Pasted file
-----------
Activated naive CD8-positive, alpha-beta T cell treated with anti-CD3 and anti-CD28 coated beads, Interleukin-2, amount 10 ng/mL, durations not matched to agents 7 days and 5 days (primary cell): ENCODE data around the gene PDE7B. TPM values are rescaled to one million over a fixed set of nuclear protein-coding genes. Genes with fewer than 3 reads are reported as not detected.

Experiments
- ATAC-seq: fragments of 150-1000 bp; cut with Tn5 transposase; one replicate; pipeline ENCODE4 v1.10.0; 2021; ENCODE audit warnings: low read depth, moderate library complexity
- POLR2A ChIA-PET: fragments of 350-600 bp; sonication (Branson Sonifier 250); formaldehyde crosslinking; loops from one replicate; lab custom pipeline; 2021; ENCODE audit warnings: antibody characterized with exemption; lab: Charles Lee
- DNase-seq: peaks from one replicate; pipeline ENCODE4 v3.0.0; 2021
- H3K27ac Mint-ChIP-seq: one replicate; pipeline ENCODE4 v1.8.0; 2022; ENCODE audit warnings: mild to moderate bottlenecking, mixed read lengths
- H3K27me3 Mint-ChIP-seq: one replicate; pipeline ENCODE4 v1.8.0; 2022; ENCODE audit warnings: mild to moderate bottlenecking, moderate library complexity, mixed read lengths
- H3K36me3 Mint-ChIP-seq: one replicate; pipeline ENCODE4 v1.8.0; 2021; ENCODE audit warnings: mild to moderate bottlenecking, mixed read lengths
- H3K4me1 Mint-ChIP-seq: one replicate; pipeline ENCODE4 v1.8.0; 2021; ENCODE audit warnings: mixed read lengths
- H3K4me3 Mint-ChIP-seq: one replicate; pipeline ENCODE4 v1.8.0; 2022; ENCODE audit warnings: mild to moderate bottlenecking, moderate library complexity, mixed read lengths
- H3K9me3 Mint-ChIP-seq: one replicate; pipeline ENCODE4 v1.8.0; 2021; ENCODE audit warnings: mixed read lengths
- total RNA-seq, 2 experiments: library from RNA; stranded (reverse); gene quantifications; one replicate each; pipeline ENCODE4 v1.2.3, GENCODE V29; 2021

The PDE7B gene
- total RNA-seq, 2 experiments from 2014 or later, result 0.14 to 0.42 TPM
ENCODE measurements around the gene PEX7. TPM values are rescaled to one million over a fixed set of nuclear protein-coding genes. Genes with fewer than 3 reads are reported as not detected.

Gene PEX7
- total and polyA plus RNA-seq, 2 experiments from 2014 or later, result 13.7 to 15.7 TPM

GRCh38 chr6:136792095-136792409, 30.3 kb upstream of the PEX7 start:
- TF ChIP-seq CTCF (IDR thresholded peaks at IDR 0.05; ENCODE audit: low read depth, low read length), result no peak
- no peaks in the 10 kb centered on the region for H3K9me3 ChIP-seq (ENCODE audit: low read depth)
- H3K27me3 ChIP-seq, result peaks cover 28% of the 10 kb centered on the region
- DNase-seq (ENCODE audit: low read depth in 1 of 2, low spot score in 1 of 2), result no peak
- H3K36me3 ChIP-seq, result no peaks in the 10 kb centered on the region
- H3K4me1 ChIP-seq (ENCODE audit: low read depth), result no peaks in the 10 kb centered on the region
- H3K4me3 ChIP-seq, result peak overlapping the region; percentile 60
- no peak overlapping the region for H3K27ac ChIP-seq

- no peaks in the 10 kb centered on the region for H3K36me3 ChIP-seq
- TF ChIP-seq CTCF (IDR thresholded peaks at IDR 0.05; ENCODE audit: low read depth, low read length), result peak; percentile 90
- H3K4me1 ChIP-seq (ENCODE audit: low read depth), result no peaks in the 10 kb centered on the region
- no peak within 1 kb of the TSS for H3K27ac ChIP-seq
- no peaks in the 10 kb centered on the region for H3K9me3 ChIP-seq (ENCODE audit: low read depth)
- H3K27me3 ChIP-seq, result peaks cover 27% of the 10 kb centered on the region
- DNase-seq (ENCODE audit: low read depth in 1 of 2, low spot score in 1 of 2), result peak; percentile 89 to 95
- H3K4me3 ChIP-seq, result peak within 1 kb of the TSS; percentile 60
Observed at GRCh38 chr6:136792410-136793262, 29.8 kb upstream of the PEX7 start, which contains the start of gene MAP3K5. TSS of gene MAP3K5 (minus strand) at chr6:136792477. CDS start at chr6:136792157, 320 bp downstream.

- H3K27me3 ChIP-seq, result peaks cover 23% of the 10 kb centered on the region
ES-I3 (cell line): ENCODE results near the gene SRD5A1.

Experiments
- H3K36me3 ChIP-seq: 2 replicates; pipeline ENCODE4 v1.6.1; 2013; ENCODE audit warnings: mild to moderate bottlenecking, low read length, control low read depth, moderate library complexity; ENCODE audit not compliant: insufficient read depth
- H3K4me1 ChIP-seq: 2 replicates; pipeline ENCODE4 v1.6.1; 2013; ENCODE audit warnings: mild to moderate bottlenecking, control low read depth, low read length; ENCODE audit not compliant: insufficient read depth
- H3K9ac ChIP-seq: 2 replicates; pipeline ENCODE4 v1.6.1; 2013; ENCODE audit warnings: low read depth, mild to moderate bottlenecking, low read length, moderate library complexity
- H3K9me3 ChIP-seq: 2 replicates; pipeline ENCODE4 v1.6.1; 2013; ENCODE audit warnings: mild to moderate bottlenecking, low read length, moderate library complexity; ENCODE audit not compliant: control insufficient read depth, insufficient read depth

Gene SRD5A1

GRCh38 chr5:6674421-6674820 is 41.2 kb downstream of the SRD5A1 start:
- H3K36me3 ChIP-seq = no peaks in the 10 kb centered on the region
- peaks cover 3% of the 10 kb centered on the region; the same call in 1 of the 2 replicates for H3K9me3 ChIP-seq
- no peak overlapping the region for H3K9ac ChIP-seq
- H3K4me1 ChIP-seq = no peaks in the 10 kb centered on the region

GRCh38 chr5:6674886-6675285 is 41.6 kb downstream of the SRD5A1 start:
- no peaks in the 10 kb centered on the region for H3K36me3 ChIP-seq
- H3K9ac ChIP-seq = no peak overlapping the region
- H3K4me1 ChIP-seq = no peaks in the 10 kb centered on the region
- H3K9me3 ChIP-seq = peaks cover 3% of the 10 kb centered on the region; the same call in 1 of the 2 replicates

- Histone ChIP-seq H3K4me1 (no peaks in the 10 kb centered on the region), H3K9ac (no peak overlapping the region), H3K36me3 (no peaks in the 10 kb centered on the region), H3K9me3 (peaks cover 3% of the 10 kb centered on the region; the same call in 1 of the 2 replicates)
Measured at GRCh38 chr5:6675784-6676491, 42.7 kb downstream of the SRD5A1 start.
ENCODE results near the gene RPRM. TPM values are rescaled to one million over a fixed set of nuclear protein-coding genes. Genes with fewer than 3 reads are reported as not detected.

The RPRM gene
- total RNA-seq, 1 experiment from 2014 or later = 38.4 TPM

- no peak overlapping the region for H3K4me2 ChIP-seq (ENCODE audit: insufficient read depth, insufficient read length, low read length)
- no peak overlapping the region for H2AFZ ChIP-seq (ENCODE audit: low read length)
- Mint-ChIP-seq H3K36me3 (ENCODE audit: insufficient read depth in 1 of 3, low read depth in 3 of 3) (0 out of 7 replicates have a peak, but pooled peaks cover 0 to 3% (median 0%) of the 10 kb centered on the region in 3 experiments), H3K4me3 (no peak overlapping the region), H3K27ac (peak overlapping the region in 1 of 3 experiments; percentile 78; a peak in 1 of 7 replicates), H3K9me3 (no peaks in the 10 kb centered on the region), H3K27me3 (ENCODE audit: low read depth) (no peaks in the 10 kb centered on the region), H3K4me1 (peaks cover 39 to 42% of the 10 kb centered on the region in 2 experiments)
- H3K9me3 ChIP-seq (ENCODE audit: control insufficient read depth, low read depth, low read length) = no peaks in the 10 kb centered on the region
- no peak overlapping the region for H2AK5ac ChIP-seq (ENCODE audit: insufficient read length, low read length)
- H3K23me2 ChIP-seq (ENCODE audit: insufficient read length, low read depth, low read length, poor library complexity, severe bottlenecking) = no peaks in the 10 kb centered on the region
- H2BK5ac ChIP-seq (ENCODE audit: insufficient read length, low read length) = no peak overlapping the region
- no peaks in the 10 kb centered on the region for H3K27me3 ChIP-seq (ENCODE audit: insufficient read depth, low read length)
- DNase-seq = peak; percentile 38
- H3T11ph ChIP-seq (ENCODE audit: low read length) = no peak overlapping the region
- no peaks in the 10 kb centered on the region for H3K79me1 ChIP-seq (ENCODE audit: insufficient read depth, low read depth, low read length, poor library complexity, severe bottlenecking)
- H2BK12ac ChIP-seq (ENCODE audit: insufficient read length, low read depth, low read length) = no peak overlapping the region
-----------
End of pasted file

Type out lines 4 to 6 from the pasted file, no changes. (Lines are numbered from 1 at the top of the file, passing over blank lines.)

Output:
- POLR2A ChIA-PET: fragments of 350-600 bp; sonication (Branson Sonifier 250); formaldehyde crosslinking; loops from one replicate; lab custom pipeline; 2021; ENCODE audit warnings: antibody characterized with exemption; lab: Charles Lee
- DNase-seq: peaks from one replicate; pipeline ENCODE4 v3.0.0; 2021
- H3K27ac Mint-ChIP-seq: one replicate; pipeline ENCODE4 v1.8.0; 2022; ENCODE audit warnings: mild to moderate bottlenecking, mixed read lengths